Remarks at the U.S. Institute of Peace
Remarks at the U.S. Institute of Peace
Richard L. Armitage, Deputy Secretary Of State
Washington, DC January 21, 2003
DEPUTY SECRETARY ARMITAGE: Richard, thank you very much. It's a great delight for me to be back with you. It's also a delight to see so many friends from the diplomatic community and friends from past assignments here today.
However, having said that, I must say that this is a very different audience from one I addressed last week. Last week, I spoke at the U.S. Naval Academy. And while you are not a bad-looking crowd -- there is nothing quite like facing 4,000 Midshipmen in uniform.
It was an inspiring occasion, actually. It's remarkable to look out at all of those faces and realize that these people -- all somewhere between the ages of 18 and 23 or so -- these young men and women have chosen to enter the military service at a time when this country is at war, when they can reasonably expect to be involved in some way in operations related to the war against terrorism.
And while I was not really aware of what I was getting into when I went to the Naval Academy -- a mystery that was not fully cleared up for me until I arrived in Vietnam -- these Midshipmen seemed very well aware of just what is at stake for them -- and for the nation -- and the significance of the choice they have made. They are taking a stand.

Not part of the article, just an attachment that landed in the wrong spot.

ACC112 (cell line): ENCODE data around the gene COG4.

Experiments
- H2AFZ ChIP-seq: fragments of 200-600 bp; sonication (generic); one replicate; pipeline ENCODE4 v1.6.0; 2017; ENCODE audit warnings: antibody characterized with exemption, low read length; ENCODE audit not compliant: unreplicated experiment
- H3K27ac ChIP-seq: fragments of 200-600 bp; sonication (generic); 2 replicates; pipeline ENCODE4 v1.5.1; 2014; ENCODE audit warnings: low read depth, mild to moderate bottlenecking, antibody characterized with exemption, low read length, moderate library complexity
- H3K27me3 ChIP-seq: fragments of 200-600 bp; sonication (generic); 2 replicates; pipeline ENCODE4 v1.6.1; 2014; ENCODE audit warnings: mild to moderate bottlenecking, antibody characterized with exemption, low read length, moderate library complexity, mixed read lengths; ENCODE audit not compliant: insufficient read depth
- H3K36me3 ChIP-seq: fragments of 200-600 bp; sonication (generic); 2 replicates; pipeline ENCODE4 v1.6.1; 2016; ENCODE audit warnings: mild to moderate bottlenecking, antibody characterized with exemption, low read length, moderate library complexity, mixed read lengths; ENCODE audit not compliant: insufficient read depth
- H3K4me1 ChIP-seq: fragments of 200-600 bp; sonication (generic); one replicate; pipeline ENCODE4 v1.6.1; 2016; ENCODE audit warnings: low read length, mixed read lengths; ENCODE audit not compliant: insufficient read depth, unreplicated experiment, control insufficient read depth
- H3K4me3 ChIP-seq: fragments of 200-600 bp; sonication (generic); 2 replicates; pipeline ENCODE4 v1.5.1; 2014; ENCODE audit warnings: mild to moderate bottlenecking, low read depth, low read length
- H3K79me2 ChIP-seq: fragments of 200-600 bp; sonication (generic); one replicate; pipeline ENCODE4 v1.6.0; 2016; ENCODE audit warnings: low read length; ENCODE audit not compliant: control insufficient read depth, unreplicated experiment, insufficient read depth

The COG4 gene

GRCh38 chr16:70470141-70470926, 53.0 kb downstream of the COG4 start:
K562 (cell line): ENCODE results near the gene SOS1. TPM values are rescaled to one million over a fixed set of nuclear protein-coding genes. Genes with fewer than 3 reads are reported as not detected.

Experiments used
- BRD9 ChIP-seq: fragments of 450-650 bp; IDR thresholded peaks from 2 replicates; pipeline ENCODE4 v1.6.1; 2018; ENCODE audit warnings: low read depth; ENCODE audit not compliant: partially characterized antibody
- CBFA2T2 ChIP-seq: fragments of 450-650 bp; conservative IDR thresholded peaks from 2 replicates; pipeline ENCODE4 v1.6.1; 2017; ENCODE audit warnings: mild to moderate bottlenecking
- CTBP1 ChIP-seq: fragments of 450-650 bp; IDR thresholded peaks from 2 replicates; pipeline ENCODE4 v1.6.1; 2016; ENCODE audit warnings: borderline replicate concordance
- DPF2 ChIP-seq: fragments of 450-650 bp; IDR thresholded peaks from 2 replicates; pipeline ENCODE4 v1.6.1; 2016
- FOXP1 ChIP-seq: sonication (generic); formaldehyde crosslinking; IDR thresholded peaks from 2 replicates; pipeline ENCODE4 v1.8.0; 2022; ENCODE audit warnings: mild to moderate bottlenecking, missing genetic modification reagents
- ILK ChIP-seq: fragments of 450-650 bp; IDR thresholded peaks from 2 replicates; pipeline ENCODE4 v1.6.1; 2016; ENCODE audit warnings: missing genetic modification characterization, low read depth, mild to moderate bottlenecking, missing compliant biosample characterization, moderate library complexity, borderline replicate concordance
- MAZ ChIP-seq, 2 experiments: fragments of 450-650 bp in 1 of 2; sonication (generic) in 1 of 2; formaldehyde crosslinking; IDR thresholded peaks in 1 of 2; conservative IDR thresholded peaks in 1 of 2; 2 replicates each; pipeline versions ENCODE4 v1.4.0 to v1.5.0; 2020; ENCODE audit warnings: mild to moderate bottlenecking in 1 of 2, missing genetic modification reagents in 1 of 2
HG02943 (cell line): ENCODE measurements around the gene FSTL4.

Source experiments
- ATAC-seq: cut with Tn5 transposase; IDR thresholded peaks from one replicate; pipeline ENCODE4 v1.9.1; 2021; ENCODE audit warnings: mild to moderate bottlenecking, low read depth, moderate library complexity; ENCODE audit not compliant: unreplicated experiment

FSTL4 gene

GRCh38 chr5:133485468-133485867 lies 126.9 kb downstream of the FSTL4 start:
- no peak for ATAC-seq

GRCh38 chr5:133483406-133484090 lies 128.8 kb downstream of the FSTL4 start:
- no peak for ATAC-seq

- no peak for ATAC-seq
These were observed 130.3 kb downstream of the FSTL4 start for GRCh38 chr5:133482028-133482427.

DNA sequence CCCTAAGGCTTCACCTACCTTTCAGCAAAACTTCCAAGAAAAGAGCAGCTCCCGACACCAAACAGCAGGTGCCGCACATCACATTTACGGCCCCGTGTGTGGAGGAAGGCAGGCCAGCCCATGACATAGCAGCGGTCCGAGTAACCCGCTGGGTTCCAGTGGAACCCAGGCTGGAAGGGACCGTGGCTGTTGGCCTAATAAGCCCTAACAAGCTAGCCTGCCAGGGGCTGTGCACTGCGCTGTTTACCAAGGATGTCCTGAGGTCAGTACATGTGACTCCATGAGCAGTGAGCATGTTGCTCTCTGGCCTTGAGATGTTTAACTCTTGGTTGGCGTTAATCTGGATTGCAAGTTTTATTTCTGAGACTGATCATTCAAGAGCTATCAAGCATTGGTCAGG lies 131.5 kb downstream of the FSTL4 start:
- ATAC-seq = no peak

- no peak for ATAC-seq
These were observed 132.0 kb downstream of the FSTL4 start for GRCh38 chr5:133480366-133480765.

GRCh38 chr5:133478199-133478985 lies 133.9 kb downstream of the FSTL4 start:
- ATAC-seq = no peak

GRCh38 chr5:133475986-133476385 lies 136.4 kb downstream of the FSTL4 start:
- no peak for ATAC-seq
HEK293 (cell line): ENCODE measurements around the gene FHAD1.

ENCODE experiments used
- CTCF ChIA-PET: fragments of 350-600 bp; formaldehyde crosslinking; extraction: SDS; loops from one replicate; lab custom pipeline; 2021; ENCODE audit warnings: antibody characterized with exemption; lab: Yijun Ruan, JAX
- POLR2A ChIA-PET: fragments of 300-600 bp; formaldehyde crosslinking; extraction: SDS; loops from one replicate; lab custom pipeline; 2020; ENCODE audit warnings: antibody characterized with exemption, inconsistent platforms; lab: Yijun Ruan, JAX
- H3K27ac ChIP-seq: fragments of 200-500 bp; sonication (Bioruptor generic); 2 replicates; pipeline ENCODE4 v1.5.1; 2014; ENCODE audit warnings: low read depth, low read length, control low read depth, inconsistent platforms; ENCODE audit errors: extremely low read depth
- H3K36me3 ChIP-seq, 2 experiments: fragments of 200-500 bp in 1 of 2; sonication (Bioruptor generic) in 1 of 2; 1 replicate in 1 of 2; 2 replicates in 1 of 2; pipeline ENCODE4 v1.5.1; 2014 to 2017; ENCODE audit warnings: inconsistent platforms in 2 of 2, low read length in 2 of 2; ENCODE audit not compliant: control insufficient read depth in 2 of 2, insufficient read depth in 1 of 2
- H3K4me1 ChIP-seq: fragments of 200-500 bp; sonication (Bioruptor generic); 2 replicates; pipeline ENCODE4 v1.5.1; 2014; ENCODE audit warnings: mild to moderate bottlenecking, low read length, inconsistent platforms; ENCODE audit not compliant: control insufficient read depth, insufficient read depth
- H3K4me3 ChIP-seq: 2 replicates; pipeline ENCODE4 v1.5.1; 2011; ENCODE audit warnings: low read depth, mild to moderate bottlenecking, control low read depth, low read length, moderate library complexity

Of course, they were also well aware of the looming possibility of another confrontation. I sincerely hope that not one of those young men and young women -- or any of our other service members -- is sent into harm's way in Iraq. That is why we at the Department of State -- and indeed, across the government -- are working hard to avoid. The next few days -- and the next few weeks -- will show us if we are going to be able to prevent such a scenario from unfolding. And I wish I were here to tell you that I am optimistic.
The events of the past week can be hard to interpret. It is safe to say that the discovery of 16 chemical warheads and new documents about nuclear and missile programs is an important development. It signals that the inspectors are doing their best to do their jobs -- that they are beating in at least some small way the considerable odds Saddam Hussein has stacked against them.
But finding these 16 warheads just raises a basic question: Where are the other 29,984? Because that is how many empty chemical warheads the UN Special Commission estimated he had -- and he has never accounted for.
And where are the 550 artillery shells that are filled with mustard gas? And the 400 biological weapons-capable aerial bombs? And the 26,000 liters of anthrax? The botulinum, the VX, the Sarin gas that the UN said he has?
We don't know, because Saddam Hussein has never accounted for any of it. Instead, he gave us a three-foot stack of papers devoid of the most important information -- making this his third such declaration that has failed to be full, currently accurate and complete, as required by the UN Security Council.
As Dr. Blix just said: "We feel the declaration has not answered a great many questions of the past which still remain open We have some way to go."